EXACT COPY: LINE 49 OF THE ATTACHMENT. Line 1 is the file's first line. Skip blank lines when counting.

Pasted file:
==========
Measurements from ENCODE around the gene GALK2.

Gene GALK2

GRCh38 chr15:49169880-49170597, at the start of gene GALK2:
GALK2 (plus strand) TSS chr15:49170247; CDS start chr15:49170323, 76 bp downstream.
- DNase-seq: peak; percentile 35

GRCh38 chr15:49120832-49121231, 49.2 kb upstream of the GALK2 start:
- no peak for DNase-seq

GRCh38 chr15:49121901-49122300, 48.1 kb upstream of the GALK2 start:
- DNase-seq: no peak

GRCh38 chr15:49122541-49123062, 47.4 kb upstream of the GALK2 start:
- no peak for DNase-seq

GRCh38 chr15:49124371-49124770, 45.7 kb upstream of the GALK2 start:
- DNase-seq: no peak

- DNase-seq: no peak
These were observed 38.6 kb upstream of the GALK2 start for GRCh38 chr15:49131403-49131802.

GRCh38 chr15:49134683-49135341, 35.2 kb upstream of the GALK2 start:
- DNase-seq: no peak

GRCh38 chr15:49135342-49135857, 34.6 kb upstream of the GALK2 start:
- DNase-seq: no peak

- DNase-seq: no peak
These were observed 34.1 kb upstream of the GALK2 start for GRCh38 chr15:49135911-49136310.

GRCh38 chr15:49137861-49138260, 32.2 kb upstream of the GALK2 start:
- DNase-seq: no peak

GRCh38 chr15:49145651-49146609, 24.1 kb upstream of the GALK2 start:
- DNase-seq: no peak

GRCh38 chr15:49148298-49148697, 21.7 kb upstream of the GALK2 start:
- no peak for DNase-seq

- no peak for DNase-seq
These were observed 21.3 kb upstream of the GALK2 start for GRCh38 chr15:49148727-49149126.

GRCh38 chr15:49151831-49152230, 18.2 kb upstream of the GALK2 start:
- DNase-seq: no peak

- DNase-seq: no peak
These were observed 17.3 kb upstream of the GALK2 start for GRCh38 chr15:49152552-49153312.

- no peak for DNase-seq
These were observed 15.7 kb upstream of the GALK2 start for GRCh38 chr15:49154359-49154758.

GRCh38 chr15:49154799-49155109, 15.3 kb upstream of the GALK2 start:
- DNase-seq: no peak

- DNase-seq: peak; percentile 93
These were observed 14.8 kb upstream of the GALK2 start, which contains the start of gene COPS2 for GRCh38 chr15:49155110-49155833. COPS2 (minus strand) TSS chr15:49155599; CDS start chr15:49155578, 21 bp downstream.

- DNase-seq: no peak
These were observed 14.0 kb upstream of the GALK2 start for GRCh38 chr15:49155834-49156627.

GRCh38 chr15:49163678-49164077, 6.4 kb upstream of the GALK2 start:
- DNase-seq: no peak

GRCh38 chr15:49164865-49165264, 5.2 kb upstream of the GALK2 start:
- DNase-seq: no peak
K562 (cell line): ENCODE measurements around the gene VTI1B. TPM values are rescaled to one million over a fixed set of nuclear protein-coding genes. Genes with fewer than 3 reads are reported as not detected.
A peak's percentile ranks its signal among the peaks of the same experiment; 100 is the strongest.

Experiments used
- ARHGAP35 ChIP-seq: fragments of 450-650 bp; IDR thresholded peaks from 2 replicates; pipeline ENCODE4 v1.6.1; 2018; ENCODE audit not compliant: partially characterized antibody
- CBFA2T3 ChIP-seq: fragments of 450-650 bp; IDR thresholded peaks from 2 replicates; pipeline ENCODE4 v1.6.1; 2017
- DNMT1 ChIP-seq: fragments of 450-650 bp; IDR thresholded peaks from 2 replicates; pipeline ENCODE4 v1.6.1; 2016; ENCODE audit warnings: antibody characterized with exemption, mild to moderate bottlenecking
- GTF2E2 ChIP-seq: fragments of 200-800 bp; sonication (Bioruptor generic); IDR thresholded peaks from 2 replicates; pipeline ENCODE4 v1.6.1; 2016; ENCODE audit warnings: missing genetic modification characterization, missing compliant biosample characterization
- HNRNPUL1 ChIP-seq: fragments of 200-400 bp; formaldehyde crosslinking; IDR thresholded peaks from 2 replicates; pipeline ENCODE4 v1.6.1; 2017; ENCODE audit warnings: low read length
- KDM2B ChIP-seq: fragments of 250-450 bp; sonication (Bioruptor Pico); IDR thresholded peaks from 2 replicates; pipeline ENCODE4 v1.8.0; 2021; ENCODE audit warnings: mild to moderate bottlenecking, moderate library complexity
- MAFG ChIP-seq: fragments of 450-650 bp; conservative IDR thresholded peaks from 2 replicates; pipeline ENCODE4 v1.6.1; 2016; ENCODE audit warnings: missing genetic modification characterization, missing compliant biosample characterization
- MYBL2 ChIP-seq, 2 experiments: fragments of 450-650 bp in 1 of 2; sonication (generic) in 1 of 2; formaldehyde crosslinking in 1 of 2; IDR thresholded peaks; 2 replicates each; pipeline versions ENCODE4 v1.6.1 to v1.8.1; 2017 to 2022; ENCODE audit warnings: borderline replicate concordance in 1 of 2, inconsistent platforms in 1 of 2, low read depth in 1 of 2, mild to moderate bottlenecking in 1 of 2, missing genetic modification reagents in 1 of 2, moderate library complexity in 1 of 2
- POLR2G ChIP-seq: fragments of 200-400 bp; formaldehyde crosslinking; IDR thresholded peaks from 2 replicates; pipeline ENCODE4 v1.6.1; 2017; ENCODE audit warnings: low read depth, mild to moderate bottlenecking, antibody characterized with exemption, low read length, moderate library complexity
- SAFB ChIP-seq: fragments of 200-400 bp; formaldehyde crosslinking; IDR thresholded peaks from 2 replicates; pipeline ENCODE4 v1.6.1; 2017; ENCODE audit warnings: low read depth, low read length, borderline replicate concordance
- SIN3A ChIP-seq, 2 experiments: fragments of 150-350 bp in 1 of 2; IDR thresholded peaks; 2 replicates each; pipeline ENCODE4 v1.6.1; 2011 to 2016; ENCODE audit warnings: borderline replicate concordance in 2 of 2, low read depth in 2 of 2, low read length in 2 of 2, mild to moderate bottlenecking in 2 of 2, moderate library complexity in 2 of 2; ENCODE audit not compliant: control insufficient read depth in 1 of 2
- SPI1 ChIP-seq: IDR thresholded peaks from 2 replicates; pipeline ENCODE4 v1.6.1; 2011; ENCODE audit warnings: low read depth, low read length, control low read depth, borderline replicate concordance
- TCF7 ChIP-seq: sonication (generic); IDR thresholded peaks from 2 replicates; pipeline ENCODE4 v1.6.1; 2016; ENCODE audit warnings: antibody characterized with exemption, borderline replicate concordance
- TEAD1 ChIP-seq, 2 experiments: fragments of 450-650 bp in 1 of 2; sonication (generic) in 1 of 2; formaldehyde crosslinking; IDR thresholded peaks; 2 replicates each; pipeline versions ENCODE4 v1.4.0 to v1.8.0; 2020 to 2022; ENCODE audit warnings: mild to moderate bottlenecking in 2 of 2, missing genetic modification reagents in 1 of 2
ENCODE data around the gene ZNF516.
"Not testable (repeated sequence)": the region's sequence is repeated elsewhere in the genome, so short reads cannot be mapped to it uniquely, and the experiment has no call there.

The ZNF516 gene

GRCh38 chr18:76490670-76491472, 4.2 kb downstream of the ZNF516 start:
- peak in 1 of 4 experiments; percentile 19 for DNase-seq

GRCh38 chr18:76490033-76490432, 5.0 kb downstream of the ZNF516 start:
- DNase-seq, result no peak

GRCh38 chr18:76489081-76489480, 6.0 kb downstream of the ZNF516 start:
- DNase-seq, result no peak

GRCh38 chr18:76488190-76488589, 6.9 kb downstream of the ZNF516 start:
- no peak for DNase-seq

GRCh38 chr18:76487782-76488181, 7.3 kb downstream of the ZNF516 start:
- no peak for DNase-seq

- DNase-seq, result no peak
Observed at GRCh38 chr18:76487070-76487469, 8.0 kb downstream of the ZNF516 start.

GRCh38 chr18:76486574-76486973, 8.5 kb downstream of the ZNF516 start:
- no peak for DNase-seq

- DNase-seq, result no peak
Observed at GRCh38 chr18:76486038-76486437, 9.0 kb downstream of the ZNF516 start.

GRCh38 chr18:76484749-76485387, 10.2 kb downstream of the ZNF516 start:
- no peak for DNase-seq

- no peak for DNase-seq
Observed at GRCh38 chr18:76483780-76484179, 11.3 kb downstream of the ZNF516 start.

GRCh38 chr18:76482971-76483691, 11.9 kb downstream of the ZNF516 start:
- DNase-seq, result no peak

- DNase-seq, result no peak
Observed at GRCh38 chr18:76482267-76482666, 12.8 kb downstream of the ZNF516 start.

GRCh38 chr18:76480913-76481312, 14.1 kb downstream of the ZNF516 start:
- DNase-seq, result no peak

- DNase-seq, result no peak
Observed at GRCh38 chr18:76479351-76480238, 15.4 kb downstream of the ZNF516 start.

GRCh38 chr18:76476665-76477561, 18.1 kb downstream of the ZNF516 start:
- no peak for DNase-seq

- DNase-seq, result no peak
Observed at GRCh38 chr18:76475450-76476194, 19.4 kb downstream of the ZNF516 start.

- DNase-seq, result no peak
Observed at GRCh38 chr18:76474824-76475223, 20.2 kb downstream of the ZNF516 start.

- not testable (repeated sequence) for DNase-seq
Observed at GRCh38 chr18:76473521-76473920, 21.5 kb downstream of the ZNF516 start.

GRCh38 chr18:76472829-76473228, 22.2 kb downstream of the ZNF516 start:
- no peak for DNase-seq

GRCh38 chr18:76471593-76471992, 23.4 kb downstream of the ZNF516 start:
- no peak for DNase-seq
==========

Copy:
- ARHGAP35 ChIP-seq: fragments of 450-650 bp; IDR thresholded peaks from 2 replicates; pipeline ENCODE4 v1.6.1; 2018; ENCODE audit not compliant: partially characterized antibody